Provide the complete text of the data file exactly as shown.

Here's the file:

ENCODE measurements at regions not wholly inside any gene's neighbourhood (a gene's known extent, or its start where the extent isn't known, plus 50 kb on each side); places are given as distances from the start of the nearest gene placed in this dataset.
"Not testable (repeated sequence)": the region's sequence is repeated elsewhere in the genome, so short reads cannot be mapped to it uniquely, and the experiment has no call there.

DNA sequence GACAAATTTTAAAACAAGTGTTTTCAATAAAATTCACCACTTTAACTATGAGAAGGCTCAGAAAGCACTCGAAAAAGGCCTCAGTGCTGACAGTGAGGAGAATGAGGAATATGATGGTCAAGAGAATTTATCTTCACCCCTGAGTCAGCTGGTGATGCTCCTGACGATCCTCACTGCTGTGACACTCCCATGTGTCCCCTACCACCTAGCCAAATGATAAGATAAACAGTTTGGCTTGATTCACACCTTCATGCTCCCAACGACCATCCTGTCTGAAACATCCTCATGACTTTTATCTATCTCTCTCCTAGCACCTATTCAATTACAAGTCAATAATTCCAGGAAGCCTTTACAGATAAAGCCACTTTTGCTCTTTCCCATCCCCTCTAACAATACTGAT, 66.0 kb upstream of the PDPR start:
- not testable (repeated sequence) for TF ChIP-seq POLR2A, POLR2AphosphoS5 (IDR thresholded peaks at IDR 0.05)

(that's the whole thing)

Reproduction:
ENCODE measurements at regions not wholly inside any gene's neighbourhood (a gene's known extent, or its start where the extent isn't known, plus 50 kb on each side); places are given as distances from the start of the nearest gene placed in this dataset.
"Not testable (repeated sequence)": the region's sequence is repeated elsewhere in the genome, so short reads cannot be mapped to it uniquely, and the experiment has no call there.

DNA sequence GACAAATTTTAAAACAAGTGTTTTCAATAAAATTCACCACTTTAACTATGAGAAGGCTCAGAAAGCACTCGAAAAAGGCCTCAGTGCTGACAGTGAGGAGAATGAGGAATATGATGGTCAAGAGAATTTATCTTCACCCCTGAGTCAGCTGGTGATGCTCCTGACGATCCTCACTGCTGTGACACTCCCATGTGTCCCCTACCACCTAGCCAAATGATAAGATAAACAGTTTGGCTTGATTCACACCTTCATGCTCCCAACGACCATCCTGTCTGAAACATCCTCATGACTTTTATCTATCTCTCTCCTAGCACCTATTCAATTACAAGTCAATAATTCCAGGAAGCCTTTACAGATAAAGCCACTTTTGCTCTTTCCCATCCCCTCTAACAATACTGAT, 66.0 kb upstream of the PDPR start:
- not testable (repeated sequence) for TF ChIP-seq POLR2A, POLR2AphosphoS5 (IDR thresholded peaks at IDR 0.05)